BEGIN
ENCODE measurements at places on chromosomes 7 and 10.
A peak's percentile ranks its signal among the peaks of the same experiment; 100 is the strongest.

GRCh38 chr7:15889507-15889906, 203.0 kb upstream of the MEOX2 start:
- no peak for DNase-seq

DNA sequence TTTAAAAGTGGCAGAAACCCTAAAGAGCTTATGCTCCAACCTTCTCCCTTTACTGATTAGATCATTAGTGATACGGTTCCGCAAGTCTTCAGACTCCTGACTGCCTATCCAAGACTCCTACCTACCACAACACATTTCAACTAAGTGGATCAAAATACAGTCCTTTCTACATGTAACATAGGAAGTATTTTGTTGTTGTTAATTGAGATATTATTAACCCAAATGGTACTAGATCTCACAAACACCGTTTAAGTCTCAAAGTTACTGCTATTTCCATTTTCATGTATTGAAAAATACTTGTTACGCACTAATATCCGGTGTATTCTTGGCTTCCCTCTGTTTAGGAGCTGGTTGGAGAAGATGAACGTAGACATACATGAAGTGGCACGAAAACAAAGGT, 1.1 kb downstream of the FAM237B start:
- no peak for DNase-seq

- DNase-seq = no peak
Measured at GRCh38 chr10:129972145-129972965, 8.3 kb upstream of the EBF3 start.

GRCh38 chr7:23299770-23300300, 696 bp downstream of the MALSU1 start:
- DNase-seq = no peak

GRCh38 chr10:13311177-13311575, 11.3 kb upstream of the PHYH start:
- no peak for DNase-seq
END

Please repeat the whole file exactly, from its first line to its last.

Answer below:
ENCODE measurements at places on chromosomes 7 and 10.
A peak's percentile ranks its signal among the peaks of the same experiment; 100 is the strongest.

GRCh38 chr7:15889507-15889906, 203.0 kb upstream of the MEOX2 start:
- no peak for DNase-seq

DNA sequence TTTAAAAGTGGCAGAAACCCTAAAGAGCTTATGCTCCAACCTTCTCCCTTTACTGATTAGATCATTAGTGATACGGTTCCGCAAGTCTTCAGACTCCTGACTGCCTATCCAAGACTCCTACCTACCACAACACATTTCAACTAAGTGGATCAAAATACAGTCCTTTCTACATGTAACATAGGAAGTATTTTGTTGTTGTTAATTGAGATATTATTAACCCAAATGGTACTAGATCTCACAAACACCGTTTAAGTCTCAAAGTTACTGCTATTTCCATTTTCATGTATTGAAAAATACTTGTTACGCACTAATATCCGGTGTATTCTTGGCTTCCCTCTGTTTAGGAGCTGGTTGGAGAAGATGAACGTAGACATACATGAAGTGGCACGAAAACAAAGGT, 1.1 kb downstream of the FAM237B start:
- no peak for DNase-seq

- DNase-seq = no peak
Measured at GRCh38 chr10:129972145-129972965, 8.3 kb upstream of the EBF3 start.

GRCh38 chr7:23299770-23300300, 696 bp downstream of the MALSU1 start:
- DNase-seq = no peak

GRCh38 chr10:13311177-13311575, 11.3 kb upstream of the PHYH start:
- no peak for DNase-seq